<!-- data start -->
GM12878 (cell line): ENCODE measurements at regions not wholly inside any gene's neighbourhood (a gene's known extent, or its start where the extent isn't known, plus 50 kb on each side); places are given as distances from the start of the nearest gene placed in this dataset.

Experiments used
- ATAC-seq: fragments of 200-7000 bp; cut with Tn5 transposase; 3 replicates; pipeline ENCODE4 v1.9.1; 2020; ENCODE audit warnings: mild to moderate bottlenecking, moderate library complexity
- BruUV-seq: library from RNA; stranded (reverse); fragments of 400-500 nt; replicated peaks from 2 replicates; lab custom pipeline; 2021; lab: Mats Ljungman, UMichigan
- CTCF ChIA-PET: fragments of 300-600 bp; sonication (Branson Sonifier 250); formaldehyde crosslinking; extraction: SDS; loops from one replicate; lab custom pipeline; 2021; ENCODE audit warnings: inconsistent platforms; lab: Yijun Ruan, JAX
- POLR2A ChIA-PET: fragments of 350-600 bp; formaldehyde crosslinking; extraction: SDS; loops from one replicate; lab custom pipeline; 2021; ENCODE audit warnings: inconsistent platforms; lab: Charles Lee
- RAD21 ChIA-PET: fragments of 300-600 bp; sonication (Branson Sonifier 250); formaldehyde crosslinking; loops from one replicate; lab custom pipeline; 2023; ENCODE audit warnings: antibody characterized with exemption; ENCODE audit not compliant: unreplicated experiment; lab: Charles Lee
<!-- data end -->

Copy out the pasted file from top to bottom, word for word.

GM12878 (cell line): ENCODE measurements at regions not wholly inside any gene's neighbourhood (a gene's known extent, or its start where the extent isn't known, plus 50 kb on each side); places are given as distances from the start of the nearest gene placed in this dataset.

Experiments used
- ATAC-seq: fragments of 200-7000 bp; cut with Tn5 transposase; 3 replicates; pipeline ENCODE4 v1.9.1; 2020; ENCODE audit warnings: mild to moderate bottlenecking, moderate library complexity
- BruUV-seq: library from RNA; stranded (reverse); fragments of 400-500 nt; replicated peaks from 2 replicates; lab custom pipeline; 2021; lab: Mats Ljungman, UMichigan
- CTCF ChIA-PET: fragments of 300-600 bp; sonication (Branson Sonifier 250); formaldehyde crosslinking; extraction: SDS; loops from one replicate; lab custom pipeline; 2021; ENCODE audit warnings: inconsistent platforms; lab: Yijun Ruan, JAX
- POLR2A ChIA-PET: fragments of 350-600 bp; formaldehyde crosslinking; extraction: SDS; loops from one replicate; lab custom pipeline; 2021; ENCODE audit warnings: inconsistent platforms; lab: Charles Lee
- RAD21 ChIA-PET: fragments of 300-600 bp; sonication (Branson Sonifier 250); formaldehyde crosslinking; loops from one replicate; lab custom pipeline; 2023; ENCODE audit warnings: antibody characterized with exemption; ENCODE audit not compliant: unreplicated experiment; lab: Charles Lee